Whatever your recreational interest, Norfork Lake abounds with opportunities!
With wide open, breezy stretches for sailing and quiet, and secluded coves for skiing and swimming, the clear and uncrowded waters of Norfork Lake are ideal for water sports. Scuba diving is excellent, attracting divers from throughout the central United States. With 22,000 surface acres of water, Norfork Lake is also known as a great place for fishing. The wooded and mostly undeveloped shoreline allows for ample room to enjoy the hills and hollows.
Developed parks offer campsites that range from rustic to modern with electrical hookups, playgrounds, group picnic shelters, designated swimming areas and boat-launching ramps. Fees are charged for the use of some facilities. Concessionaire-operated marinas provide boat and motor rental, fuel and other related supplies and services.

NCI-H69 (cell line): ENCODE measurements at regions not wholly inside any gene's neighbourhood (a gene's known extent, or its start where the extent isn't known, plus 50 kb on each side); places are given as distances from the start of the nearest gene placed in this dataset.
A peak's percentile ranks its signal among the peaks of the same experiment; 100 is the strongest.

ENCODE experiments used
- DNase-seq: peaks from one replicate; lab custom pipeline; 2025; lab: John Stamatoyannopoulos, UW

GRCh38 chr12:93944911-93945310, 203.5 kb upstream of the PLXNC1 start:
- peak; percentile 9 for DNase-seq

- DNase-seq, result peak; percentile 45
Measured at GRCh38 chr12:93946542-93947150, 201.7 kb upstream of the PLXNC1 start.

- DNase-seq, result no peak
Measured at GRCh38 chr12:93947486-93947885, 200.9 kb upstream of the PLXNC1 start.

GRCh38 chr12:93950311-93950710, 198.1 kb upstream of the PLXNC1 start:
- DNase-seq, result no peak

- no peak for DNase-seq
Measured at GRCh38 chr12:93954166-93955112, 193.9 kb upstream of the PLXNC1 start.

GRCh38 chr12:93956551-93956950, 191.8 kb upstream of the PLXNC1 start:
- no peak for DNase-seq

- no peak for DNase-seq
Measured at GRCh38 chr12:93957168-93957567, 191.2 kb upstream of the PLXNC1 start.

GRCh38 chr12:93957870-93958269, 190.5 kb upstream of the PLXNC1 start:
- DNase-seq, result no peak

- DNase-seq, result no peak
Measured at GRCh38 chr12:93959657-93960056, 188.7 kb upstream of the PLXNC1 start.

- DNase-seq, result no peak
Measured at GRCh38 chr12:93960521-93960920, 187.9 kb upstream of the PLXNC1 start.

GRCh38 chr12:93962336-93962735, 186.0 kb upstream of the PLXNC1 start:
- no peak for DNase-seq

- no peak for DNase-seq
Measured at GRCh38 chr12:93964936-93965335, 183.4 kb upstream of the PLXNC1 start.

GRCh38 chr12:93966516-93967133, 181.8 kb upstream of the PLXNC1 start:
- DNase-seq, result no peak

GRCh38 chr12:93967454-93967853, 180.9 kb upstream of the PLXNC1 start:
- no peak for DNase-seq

The Robinson Point National Recreation Trail and the Norfork section of the Trans-Ozark Trail enable nature observers and photographers to view the Ozark Mountains through the change of seasons. Spring-flowering trees, shrubs and wildflowers add subtle colors, while fall brings the hills ablaze with the colors of oaks and hickories. Viewing wildlife is a popular activity on the and around the lake, and these two trails, along with the Big Tree Trail, Cranfield Trail, David's Trail, and Pigeon Creek Trail provide access to a variety of habitats.
The 32,000 acres of public land around Norfork Lake provides the hunter with good opportunities for white-tailed deer, wild turkey, squirrel, rabbit and quail. Migratory birds and waterfowl, such as doves, ducks and geese are also found here. Some areas are cooperatively managed with state and volunteer organizations to provide maximum benefits for both game and non-game wildlife.
The area has a wide range of accommodations and services for visitors. More detailed information of lodging, restaurants and other recreational opportunities can be obtained from area chambers of commerce.